Like many people who’d embraced Sherlock I was prepared to dislike CBS’s Elementary just on principle, but I don’t. The Brooligan household watched the pilot and we decided, after some discussion, that it maybe wasn’t for us; based on that first viewing it felt less than fresh, and the mystery element was weak. Subsequent episodes lurked around on the PVR until I came home late one night with a yen for something entertaining to unwind with. Elementary and I had found each other’s level.
Here’s the thing about American TV shows. Where British series can start out strongly and lose oomph as their overloaded creators run out of steam – witness the quality arc of Jonathan Creek, a Sherlock of the ’90s – US series tend to find their feet as the team comes together. Much like the British Sherlock, the show’s strength arises from a lead role played as a character part with all the stops out; though unlike the British version, Lucy Liu’s Watson seems to be fading into the background with very little to do.
Comparisons are inevitable my sense is that Elementary‘s driven, dysfunctional take on a modern Sherlock owes more than a little to its British antecedent. Only a career-best performance from Jonny Lee Miller makes you rise above the thought that it’s Benedict Cumberbatch’s character with the serial numbers filed off. In fact you could pretty much swap the leads of the two versions, as Miller and Cumberbatch did nightly in the National Theatre’s Frankenstein.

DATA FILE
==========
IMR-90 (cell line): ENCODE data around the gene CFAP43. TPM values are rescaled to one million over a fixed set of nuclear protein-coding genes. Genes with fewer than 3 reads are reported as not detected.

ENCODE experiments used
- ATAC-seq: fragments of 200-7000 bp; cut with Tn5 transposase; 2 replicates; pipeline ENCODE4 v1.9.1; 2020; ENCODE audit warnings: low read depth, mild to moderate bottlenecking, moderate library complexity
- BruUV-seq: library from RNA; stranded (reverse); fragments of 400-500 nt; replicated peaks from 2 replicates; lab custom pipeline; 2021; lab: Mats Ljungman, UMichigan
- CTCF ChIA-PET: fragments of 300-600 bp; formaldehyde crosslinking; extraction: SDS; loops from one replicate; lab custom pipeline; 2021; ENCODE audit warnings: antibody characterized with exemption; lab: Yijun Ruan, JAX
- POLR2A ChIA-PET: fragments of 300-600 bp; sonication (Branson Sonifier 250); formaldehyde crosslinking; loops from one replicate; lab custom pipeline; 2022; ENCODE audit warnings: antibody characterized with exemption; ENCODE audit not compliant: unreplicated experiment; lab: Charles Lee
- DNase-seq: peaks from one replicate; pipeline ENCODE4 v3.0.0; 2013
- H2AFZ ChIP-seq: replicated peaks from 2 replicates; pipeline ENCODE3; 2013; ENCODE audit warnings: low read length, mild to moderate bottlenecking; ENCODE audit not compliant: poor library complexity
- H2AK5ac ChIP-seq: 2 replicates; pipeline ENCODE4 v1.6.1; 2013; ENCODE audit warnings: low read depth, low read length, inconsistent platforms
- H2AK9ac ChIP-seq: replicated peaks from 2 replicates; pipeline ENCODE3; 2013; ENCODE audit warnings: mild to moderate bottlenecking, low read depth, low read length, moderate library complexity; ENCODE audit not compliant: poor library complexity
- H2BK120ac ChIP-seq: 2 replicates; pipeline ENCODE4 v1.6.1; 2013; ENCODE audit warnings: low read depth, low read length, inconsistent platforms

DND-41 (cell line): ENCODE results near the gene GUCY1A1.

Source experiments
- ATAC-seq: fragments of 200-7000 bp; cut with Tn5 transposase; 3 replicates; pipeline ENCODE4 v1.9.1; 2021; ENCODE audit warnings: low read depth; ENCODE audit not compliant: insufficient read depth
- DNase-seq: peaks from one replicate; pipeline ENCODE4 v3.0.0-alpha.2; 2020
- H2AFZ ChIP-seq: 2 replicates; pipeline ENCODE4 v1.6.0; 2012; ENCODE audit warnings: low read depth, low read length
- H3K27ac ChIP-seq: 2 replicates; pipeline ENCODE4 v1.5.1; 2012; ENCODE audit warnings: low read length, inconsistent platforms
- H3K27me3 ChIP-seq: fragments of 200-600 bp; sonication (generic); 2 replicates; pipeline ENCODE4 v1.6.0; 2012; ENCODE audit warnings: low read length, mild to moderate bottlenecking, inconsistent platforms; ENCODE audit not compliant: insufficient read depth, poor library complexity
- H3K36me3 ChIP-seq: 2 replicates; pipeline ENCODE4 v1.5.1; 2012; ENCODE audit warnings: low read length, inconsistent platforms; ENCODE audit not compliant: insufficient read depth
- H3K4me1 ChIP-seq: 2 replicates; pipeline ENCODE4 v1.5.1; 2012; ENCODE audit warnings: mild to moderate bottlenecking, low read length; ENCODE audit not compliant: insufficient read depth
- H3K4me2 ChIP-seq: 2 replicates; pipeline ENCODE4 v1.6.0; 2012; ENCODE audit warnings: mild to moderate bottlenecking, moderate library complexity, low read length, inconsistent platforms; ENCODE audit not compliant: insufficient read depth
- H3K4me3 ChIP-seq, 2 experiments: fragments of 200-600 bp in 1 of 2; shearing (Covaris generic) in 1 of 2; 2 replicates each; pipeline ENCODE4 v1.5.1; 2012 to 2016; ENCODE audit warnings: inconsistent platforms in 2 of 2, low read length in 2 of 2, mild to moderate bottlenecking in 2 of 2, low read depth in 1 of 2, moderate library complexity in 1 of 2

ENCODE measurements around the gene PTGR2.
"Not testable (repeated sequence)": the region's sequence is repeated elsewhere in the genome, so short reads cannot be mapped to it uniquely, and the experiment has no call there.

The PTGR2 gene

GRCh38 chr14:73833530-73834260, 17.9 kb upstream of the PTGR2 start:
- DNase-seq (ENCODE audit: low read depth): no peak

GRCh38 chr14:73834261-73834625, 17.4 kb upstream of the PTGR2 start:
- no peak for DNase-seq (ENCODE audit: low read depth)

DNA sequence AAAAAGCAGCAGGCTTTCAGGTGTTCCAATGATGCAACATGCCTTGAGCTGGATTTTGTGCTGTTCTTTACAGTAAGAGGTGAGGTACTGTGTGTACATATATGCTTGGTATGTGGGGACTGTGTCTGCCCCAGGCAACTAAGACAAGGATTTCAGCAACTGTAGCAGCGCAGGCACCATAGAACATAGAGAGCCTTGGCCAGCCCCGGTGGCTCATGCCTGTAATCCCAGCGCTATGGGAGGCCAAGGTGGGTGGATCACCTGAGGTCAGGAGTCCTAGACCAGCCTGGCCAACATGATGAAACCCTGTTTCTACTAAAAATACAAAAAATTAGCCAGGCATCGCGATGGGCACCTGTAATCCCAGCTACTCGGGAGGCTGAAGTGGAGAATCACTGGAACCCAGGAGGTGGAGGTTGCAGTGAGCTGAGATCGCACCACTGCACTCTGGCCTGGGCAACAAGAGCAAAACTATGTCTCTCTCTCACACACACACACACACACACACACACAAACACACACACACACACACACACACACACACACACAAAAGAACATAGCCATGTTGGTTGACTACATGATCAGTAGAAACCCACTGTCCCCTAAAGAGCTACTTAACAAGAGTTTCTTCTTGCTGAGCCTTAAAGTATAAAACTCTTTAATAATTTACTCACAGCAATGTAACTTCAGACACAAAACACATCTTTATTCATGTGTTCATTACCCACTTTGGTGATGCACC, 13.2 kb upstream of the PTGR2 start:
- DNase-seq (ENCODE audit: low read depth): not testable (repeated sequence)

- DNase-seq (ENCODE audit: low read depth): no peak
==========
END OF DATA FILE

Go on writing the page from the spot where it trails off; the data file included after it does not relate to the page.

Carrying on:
But the point was well made by a fan of both shows. With Sherlock, it’s three a year. Fewer, if you average it out. Though it lost a couple of million viewers after the pilot, Elementary quickly got its ‘back nine’ pickup, extending the series order from thirteen episodes to a full season of twenty-two. CBS has since ordered a further two episodes to extend the season to twenty-four. It’s a mass product for a mass market, and a successful one of its kind. And the more I see of it, the better it seems to get.
If we disdain something just because we think it’s derivative, where will that leave us? Smug and pure, but with no popular culture and nothing to watch, that’s where. You can have a preference, but it’s still OK to see both. Life may be short, but it’s not that short.
When I looked up Elementary‘s numbers, I was surprised to see how they compared to Eleventh Hour‘s in the same Thursday 10pm CBS slot. We got cancellation with a season’s average of 12.15 million; Elementary‘s weekly average so far is 11.12 and they get a champagne party (as a continuing average that figure will reduce until the season’s end, unless the lost 2 million from the pilot come back and rebalance it).
Here’s the difference; Eleventh Hour was made for CBS by the Warner Bros studio. Elementary is made for CBS by CBS Studios. When the network pays its own studio for the show, the money stays in the family.
It’s always about the numbers, but not necessarily about the numbers you think.